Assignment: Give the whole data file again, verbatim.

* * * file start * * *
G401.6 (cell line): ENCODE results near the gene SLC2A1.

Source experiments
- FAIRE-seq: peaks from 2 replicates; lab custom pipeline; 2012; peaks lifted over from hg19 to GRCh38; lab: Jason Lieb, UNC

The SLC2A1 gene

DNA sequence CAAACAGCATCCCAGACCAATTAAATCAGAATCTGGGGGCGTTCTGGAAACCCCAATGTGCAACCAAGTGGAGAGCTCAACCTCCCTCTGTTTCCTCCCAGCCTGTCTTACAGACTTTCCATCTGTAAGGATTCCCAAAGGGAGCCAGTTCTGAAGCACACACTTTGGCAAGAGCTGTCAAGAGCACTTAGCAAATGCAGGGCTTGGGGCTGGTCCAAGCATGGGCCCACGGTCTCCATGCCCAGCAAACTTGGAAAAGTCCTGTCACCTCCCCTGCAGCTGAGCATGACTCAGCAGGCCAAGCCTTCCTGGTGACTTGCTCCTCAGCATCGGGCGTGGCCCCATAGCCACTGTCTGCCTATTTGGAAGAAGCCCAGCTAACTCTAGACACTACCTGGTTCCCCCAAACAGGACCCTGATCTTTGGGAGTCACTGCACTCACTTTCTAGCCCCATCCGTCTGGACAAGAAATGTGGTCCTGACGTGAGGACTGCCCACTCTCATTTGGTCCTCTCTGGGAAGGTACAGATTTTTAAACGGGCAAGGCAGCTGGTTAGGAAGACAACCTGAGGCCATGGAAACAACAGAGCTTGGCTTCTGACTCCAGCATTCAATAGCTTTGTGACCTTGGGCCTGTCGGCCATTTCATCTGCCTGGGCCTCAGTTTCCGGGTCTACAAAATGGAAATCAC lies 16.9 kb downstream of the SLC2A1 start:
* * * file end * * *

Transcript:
G401.6 (cell line): ENCODE results near the gene SLC2A1.

Source experiments
- FAIRE-seq: peaks from 2 replicates; lab custom pipeline; 2012; peaks lifted over from hg19 to GRCh38; lab: Jason Lieb, UNC

The SLC2A1 gene

DNA sequence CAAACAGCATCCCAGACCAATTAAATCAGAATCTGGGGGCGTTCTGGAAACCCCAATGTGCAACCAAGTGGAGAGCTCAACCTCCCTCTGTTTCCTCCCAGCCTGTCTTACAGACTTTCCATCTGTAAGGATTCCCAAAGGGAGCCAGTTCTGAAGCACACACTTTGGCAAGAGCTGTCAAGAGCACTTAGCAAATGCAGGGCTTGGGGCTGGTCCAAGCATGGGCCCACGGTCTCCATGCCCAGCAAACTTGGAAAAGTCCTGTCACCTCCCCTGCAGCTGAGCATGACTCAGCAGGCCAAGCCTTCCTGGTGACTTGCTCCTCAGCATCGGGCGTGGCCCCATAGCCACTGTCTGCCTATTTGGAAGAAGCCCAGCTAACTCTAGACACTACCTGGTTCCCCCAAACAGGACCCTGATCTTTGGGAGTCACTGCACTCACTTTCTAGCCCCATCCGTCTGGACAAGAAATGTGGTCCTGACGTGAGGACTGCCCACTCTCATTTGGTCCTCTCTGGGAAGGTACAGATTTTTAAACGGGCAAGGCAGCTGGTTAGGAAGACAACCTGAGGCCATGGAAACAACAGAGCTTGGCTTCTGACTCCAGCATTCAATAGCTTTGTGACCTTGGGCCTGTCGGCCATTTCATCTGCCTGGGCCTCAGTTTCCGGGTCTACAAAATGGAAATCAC lies 16.9 kb downstream of the SLC2A1 start: